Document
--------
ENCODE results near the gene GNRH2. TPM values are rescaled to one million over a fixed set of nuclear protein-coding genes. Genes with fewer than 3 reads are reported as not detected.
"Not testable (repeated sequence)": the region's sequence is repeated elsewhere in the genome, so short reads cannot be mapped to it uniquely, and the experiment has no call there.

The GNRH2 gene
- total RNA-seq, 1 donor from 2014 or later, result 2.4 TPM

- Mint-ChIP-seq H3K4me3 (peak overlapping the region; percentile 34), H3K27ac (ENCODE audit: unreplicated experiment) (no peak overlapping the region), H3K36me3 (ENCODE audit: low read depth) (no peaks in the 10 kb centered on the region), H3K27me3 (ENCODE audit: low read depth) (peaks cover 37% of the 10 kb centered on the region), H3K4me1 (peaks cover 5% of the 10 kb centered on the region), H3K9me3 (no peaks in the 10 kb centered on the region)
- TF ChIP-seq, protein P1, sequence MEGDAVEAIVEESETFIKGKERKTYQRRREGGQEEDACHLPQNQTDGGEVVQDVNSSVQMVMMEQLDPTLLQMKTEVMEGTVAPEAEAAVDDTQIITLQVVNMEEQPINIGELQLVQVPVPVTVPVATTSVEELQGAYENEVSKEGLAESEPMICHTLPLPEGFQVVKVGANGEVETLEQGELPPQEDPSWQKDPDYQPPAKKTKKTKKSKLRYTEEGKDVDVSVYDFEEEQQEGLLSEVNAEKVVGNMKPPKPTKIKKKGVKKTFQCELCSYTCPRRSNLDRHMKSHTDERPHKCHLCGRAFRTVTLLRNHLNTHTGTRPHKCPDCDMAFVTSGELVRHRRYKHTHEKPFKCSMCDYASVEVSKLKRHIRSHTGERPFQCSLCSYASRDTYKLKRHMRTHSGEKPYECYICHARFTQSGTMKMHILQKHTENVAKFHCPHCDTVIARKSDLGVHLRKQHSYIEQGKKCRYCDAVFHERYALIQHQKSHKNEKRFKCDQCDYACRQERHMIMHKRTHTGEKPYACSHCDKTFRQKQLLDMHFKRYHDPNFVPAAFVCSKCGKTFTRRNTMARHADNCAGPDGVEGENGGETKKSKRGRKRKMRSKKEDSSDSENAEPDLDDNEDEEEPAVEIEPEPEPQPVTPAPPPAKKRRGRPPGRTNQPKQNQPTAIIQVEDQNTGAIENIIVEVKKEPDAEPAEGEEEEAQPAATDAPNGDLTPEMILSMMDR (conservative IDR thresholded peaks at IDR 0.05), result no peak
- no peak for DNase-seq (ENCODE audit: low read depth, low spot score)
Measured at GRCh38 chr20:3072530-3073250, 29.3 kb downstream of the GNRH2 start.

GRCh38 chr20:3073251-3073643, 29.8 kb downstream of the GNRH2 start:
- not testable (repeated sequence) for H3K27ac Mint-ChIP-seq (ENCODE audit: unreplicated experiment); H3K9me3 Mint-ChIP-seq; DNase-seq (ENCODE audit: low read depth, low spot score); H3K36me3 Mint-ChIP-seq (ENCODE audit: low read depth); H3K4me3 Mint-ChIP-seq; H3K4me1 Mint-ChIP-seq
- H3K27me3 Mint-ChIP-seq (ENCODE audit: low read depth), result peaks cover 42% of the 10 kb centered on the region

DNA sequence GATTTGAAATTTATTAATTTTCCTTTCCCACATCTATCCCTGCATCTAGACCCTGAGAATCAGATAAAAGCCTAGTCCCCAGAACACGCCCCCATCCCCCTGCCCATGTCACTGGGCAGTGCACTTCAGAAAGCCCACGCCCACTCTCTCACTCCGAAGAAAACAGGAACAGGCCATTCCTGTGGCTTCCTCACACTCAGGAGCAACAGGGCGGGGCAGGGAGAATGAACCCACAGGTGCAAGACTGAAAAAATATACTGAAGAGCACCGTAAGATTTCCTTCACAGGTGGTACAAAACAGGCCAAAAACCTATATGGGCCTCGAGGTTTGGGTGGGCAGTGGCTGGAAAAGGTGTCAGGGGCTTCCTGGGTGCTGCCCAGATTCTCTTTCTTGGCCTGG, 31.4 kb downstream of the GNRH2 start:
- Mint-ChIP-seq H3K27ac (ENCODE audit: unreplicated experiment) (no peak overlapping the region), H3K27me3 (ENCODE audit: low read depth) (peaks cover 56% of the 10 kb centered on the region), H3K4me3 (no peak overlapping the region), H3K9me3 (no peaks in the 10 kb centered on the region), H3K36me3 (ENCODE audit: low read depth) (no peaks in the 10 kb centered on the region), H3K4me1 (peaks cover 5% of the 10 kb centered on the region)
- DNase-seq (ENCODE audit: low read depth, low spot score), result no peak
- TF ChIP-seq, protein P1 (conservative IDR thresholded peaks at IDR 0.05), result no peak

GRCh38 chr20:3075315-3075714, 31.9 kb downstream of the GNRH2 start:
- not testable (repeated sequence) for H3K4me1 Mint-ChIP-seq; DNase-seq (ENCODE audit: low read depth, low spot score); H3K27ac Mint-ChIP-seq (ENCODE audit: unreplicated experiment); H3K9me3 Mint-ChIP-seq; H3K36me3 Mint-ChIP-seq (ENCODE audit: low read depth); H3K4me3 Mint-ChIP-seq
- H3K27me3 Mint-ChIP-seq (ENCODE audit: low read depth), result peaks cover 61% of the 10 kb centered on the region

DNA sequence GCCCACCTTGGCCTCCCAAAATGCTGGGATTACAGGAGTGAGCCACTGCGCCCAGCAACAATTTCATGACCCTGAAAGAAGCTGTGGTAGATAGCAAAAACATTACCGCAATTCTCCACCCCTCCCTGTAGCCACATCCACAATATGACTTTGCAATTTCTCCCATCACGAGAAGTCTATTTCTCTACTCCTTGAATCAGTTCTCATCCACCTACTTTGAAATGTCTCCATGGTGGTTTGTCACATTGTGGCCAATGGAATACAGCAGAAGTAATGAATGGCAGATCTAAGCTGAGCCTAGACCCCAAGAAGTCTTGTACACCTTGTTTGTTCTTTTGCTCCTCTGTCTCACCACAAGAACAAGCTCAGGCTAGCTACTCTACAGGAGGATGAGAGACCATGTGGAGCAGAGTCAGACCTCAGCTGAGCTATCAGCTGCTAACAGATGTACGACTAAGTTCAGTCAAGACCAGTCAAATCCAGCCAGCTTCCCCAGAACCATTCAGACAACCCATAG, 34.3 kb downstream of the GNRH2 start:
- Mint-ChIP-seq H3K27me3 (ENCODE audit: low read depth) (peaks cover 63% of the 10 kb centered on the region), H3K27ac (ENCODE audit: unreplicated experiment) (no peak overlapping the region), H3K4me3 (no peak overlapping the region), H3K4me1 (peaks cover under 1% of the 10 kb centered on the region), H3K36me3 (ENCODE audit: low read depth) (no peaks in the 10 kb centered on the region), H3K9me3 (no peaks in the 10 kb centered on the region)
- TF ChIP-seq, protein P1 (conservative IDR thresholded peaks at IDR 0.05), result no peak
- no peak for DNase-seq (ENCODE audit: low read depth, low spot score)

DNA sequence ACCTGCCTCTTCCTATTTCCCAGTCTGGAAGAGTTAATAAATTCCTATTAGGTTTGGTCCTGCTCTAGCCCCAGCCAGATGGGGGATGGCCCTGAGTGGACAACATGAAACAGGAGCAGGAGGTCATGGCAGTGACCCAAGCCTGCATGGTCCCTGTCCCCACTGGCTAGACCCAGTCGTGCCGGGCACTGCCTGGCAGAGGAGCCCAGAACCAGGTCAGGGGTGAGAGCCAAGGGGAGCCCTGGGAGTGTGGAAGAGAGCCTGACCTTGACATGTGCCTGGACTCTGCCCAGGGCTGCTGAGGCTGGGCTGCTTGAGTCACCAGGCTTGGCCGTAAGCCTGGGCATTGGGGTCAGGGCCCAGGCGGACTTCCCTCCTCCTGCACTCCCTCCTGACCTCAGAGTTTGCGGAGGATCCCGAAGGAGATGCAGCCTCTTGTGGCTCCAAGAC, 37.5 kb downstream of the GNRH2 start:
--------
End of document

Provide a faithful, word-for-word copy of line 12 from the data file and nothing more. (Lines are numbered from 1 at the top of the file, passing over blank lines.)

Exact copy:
DNA sequence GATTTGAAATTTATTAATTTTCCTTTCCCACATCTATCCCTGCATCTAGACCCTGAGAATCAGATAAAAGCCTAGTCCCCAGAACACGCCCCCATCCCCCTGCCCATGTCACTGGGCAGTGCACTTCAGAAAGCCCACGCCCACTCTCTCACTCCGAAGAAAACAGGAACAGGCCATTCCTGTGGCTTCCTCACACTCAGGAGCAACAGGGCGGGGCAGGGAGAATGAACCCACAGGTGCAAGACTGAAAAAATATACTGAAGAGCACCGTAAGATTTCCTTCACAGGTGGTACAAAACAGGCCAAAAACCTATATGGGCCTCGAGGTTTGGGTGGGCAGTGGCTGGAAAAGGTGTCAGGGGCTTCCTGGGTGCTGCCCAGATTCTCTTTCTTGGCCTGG, 31.4 kb downstream of the GNRH2 start: